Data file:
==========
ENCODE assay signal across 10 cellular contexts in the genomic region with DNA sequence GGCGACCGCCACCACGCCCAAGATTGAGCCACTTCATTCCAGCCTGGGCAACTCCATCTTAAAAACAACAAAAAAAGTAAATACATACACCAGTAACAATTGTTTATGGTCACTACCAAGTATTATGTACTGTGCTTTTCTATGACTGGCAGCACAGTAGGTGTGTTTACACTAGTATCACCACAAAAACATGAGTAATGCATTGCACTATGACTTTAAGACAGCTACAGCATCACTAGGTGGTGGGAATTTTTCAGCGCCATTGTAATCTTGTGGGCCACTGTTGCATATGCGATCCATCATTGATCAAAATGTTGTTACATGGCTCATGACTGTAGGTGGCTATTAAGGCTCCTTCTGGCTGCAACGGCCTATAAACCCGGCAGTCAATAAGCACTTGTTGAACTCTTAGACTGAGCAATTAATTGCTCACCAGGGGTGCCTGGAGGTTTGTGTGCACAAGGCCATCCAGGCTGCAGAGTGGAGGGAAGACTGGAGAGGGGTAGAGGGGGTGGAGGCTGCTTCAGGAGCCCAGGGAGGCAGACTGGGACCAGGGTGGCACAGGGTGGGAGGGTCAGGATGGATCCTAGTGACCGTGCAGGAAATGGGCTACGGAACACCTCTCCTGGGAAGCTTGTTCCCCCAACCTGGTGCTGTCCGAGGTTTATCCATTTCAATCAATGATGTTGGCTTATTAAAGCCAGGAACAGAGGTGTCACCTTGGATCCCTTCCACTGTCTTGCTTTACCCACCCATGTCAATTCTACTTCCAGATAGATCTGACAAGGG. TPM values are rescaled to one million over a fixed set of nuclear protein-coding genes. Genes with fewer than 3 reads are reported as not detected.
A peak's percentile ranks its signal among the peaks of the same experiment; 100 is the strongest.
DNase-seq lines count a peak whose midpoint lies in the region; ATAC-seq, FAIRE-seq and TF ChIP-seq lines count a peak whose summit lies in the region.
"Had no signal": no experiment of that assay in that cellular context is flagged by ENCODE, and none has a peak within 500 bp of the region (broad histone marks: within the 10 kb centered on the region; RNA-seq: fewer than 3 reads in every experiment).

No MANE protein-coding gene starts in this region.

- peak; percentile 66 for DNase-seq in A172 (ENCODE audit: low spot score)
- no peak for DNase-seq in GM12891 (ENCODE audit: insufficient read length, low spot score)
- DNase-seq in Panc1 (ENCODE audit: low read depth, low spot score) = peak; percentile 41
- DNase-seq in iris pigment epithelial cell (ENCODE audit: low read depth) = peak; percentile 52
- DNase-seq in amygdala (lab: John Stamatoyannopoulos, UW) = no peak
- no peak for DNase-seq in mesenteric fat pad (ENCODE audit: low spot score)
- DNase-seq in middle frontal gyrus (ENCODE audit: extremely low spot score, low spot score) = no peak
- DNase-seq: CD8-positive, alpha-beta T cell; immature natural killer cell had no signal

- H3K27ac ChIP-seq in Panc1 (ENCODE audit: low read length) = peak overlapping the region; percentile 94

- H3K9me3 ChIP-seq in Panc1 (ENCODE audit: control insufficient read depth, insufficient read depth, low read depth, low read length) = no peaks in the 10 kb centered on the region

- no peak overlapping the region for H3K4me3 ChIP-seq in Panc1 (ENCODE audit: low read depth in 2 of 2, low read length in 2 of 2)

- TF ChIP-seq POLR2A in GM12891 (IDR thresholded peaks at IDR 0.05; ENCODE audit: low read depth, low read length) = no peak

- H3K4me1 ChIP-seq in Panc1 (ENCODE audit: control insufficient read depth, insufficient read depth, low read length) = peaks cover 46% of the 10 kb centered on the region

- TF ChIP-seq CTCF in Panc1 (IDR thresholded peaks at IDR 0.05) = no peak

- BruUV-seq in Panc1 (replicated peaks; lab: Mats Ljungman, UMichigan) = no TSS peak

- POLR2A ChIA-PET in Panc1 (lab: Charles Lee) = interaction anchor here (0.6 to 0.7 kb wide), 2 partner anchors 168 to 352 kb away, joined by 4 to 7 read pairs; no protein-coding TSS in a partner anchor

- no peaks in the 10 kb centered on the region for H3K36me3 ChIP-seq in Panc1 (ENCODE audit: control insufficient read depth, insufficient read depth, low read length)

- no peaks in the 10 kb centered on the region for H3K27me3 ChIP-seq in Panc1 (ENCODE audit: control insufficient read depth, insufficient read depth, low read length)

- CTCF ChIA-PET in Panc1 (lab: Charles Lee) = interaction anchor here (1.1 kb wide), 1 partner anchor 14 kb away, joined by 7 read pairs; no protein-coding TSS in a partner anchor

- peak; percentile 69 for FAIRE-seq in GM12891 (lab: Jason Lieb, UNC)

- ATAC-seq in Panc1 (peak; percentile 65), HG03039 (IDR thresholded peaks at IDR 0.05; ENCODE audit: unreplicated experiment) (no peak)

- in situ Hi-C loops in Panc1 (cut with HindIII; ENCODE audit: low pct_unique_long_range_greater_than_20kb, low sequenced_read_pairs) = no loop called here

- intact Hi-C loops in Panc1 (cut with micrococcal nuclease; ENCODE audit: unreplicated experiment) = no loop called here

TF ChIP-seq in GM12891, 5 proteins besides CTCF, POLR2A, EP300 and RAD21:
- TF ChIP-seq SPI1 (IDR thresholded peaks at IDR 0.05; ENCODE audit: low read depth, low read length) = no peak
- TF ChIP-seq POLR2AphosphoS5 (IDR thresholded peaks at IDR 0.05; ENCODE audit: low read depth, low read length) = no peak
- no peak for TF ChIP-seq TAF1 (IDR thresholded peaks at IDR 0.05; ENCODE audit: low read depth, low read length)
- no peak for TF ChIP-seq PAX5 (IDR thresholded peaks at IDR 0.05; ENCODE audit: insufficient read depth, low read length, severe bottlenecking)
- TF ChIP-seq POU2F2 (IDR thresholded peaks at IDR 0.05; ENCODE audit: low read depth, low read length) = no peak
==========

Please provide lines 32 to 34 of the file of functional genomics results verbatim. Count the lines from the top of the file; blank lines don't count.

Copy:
- no peak for TF ChIP-seq TAF1 (IDR thresholded peaks at IDR 0.05; ENCODE audit: low read depth, low read length)
- no peak for TF ChIP-seq PAX5 (IDR thresholded peaks at IDR 0.05; ENCODE audit: insufficient read depth, low read length, severe bottlenecking)
- TF ChIP-seq POU2F2 (IDR thresholded peaks at IDR 0.05; ENCODE audit: low read depth, low read length) = no peak